German execs turn to magic
PULLACH I. ISARTAL, Germany — Harold Voit takes out his wallet, extracts a wad of 50-euro bills and gazes at it calmly as the cash goes up in flames.
Slamming the billfold shut, Voit puts out the fire and opens it again to reveal the money intact and ready for spending. A room full of wide-eyed magic students erupts into applause.
Most of these apprentices of the dark arts are not budding cabaret or YouTube stars, however, but business executives and other professionals hoping to put a few new tricks up their sleeves.
“Learning magic isn’t just about picking up a couple of gags — it’s about developing your own personality, your own way of presenting, speaking and moving,” said Voit, 70, founder of the Magic Academy in Pullach, a wealthy Munich suburb.
Voit, who has worked for more than half his life as a professional magician and instructor, said that was part of why so many busy career people sought out his courses.
“Most of my students don’t quit their day jobs. I’ve had everyone from young interns to an 80-year-old priest from a monastery,” said Voit, who has a neatly trimmed beard and a conspiratorial twinkle in his eye.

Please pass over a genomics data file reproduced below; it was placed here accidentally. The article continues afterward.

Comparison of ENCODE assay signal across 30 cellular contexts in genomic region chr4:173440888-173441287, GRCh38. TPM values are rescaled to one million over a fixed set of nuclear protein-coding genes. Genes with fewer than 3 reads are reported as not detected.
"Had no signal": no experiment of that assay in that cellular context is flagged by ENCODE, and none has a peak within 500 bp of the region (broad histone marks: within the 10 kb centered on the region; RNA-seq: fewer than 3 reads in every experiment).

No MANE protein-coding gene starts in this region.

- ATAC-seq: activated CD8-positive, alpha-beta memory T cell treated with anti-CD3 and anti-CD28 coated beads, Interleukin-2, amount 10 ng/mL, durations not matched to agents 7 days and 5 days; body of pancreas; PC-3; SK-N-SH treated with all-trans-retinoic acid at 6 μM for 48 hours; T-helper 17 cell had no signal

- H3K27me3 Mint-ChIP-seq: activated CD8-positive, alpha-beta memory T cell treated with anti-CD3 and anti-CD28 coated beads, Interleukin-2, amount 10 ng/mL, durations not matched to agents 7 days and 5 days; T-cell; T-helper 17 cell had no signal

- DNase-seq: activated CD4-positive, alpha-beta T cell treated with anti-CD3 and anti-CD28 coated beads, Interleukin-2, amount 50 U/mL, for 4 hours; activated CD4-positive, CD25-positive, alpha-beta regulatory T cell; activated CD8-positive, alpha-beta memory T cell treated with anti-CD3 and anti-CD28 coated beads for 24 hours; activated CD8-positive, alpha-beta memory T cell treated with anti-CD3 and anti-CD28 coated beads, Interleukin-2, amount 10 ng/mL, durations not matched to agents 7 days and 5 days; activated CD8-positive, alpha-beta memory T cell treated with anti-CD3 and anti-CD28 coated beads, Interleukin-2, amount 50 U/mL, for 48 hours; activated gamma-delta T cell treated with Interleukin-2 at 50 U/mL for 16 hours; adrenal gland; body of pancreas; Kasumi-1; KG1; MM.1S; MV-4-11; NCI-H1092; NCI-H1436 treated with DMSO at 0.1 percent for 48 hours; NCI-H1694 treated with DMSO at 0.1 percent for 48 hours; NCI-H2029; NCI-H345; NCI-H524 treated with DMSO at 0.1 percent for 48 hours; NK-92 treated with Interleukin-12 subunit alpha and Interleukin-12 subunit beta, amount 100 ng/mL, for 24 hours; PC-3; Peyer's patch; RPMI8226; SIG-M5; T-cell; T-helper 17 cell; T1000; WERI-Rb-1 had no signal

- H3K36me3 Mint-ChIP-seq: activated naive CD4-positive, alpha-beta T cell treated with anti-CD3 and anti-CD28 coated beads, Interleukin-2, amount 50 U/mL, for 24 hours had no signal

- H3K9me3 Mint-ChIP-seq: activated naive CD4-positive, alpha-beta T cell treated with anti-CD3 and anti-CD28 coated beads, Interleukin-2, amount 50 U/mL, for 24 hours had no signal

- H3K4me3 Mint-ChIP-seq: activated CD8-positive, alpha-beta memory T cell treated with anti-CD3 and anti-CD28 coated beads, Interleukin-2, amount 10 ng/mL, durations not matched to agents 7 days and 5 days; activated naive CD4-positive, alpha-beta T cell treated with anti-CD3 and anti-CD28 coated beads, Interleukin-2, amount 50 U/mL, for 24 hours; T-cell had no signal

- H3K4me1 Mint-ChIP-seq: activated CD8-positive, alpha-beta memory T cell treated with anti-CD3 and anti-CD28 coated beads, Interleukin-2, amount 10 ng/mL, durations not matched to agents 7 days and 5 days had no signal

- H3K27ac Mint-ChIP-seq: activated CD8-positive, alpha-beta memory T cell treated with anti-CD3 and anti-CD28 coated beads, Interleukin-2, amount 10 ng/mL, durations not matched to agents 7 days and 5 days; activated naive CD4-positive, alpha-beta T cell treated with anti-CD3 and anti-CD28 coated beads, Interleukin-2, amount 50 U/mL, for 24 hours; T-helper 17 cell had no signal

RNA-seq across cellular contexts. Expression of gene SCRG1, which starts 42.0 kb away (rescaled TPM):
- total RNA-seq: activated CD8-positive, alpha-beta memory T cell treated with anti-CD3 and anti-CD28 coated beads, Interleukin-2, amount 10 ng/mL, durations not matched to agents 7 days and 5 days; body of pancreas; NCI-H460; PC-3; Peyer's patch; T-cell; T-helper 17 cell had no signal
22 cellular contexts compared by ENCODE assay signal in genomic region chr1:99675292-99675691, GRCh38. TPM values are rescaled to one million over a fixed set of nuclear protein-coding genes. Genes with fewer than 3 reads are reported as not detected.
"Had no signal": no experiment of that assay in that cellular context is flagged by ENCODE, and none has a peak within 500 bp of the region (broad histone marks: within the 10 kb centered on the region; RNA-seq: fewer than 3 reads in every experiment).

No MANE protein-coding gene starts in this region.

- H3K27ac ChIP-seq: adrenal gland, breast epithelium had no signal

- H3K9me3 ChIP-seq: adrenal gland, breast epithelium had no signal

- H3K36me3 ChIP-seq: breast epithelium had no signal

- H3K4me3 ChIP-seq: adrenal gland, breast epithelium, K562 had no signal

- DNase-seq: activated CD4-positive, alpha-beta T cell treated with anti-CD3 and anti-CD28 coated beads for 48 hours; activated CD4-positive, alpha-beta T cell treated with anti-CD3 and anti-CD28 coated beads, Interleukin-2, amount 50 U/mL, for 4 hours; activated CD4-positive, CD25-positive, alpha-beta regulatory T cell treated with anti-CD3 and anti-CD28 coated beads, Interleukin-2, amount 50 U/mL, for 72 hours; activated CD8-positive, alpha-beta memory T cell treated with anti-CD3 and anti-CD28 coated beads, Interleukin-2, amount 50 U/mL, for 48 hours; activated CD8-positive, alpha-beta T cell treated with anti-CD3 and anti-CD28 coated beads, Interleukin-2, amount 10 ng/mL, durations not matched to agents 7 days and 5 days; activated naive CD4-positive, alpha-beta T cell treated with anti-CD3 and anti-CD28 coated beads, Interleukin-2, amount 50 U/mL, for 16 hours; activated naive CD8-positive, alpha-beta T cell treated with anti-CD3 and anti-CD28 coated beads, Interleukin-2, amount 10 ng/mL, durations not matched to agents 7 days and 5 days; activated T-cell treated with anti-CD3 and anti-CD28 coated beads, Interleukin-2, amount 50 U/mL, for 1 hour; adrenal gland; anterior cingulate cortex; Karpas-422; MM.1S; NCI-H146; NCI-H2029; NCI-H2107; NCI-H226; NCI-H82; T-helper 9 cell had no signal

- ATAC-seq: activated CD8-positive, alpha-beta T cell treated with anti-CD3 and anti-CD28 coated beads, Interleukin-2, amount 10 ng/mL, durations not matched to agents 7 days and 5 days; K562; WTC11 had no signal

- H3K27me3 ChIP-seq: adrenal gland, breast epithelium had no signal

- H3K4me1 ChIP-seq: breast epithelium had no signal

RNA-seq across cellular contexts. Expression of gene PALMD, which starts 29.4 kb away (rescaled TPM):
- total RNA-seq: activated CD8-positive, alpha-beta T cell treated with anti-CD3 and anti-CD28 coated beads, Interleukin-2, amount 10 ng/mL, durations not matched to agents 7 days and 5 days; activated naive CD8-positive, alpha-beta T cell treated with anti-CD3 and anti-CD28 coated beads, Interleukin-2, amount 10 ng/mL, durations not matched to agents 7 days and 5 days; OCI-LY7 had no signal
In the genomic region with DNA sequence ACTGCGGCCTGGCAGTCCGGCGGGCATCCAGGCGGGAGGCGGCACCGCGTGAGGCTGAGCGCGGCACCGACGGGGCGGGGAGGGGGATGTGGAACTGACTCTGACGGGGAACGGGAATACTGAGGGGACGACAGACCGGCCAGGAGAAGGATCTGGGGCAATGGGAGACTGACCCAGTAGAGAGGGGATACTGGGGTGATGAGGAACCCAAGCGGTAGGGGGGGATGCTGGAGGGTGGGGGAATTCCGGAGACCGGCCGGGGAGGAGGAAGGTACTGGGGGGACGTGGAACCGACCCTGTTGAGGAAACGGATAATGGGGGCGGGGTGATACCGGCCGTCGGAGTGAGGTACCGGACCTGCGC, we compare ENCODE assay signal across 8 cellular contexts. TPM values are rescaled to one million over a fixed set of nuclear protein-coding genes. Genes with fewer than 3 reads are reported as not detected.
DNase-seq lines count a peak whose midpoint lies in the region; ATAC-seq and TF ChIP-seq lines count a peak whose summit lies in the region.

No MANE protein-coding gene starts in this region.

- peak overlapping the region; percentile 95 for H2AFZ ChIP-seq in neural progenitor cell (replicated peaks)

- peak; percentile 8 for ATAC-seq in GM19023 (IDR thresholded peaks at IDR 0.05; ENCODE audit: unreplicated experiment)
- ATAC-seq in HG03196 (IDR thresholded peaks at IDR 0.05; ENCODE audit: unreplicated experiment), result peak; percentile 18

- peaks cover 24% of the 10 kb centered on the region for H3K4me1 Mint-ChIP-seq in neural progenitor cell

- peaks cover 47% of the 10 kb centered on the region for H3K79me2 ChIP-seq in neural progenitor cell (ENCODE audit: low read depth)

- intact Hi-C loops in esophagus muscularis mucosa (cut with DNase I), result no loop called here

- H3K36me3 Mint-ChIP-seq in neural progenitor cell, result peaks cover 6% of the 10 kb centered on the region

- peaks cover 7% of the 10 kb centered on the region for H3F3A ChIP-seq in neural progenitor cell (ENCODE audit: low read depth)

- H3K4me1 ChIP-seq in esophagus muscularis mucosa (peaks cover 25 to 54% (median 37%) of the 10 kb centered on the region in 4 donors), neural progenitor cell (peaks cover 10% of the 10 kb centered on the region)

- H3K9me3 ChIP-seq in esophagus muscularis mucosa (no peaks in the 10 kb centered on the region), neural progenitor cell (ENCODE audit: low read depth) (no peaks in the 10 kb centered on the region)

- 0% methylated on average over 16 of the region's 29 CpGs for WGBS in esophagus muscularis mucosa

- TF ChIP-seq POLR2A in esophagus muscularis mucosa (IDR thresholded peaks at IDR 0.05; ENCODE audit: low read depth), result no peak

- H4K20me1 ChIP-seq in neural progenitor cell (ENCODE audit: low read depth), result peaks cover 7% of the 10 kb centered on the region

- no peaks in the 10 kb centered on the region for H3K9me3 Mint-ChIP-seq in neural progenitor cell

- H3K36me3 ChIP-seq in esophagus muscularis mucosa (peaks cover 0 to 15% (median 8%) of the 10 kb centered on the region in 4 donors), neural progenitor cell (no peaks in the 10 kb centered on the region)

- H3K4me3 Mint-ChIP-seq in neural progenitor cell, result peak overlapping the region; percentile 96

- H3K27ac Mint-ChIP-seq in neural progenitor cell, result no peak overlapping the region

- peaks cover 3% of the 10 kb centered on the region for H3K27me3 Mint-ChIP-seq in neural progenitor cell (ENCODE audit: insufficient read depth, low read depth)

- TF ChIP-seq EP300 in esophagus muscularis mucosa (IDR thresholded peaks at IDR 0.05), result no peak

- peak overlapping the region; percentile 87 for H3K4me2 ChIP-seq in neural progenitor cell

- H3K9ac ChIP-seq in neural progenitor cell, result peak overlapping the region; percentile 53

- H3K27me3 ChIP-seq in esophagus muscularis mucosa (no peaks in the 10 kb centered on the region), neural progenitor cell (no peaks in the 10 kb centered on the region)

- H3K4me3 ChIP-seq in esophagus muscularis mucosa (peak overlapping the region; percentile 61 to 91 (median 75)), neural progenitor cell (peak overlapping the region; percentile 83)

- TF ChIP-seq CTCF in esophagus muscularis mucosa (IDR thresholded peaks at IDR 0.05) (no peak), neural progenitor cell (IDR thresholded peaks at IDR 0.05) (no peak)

Harry Potter mania
“You’d be amazed how many situations there are in which magic can help,” he said, offering examples ranging from flirting to closing a business deal.
Germany’s fascination with sorcery goes back centuries but saw a strong revival in the postwar years, when a weary population sought entertainment and escapism in popular nightclub acts.
The current boom has two decades of Harry Potter mania to thank, as well as a growing recognition that a bit of wizardry can go a long way in real life.
The country’s biggest magic stars, the Ehrlich Brothers, fill football stadiums.
German illusionist Marc Weide, 27, won best parlor magic performer at July’s world championship in Busan, South Korea with a card trick—beating a rival who could make 10 doves and four sheep vanish and reappear. Second place went to another German, Axel Hecklau.
Voit, who abandoned a career with the foreign intelligence service to take up a magic wand, said his night school offered Germany’s first state-recognized certificates for illusionists.
But most pupils who commit to two years of weekly classes for a 750-euro ($860) fee came to him seeking something more elusive than a rabbit to pull out of a hat. The course motto is “Conjure yourself into the spotlight.”
“I was looking for some balance in my life,” said entrepreneur Marco Hafenrichter, 46, one of the pupils present on a recent night in the classroom.
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